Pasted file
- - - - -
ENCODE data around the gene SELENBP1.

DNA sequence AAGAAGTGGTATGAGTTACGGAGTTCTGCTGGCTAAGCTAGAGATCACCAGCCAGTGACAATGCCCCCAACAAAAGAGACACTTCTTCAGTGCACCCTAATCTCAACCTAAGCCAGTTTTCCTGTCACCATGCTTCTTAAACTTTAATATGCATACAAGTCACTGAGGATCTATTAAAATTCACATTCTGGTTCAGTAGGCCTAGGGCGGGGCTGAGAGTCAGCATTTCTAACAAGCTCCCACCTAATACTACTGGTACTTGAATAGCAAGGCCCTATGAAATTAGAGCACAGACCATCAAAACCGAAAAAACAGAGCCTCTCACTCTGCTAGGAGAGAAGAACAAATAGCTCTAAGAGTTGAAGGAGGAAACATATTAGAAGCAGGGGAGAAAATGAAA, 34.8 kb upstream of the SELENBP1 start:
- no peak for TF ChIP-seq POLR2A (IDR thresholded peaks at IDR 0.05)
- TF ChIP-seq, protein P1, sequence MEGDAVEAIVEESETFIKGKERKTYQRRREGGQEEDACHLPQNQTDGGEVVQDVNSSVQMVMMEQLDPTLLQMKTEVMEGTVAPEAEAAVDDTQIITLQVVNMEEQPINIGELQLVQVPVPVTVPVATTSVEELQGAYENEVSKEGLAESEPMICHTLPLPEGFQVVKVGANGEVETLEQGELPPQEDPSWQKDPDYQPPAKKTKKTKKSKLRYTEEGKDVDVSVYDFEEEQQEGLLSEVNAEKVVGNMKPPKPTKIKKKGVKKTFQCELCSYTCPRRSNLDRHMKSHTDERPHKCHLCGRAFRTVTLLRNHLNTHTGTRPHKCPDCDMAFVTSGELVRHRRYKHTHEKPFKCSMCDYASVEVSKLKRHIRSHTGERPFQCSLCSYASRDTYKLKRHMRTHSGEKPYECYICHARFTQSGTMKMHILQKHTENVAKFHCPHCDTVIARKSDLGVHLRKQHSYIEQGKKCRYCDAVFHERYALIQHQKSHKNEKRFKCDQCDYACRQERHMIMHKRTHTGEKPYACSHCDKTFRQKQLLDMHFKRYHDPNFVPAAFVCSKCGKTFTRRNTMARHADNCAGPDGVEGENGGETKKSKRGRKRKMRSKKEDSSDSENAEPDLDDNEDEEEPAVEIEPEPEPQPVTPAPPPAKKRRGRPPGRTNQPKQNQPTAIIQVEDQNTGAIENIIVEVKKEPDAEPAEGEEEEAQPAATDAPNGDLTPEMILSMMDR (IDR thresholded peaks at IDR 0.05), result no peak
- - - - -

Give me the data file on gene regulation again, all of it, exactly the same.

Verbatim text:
ENCODE data around the gene SELENBP1.

DNA sequence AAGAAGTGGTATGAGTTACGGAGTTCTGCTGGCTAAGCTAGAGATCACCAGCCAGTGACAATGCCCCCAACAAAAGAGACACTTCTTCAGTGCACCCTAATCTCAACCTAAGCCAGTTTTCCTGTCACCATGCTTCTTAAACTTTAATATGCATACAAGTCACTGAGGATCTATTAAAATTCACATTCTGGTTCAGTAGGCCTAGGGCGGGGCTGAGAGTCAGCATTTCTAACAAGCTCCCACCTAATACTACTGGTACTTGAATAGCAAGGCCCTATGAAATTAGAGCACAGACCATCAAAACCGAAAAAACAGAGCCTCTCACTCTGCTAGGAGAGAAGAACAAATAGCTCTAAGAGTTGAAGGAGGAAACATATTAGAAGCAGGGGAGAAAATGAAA, 34.8 kb upstream of the SELENBP1 start:
- no peak for TF ChIP-seq POLR2A (IDR thresholded peaks at IDR 0.05)
- TF ChIP-seq, protein P1, sequence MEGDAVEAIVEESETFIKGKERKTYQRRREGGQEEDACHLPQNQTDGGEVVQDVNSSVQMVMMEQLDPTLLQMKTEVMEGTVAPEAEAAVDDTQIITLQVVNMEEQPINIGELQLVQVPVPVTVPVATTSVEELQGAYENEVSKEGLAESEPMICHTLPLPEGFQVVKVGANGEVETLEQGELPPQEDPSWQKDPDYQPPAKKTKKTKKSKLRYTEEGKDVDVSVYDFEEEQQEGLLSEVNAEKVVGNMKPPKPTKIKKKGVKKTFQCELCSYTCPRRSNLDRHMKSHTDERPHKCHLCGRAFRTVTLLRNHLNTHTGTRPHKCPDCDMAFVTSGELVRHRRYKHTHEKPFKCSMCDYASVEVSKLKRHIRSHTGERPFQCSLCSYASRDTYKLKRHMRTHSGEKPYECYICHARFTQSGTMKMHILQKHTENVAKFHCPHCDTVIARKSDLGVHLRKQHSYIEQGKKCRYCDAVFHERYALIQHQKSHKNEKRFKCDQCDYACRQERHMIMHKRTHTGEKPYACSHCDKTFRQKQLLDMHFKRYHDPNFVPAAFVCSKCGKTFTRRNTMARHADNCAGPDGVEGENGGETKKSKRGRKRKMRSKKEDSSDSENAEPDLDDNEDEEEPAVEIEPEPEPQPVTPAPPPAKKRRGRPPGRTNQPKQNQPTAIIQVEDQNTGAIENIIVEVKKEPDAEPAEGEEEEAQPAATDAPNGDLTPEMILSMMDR (IDR thresholded peaks at IDR 0.05), result no peak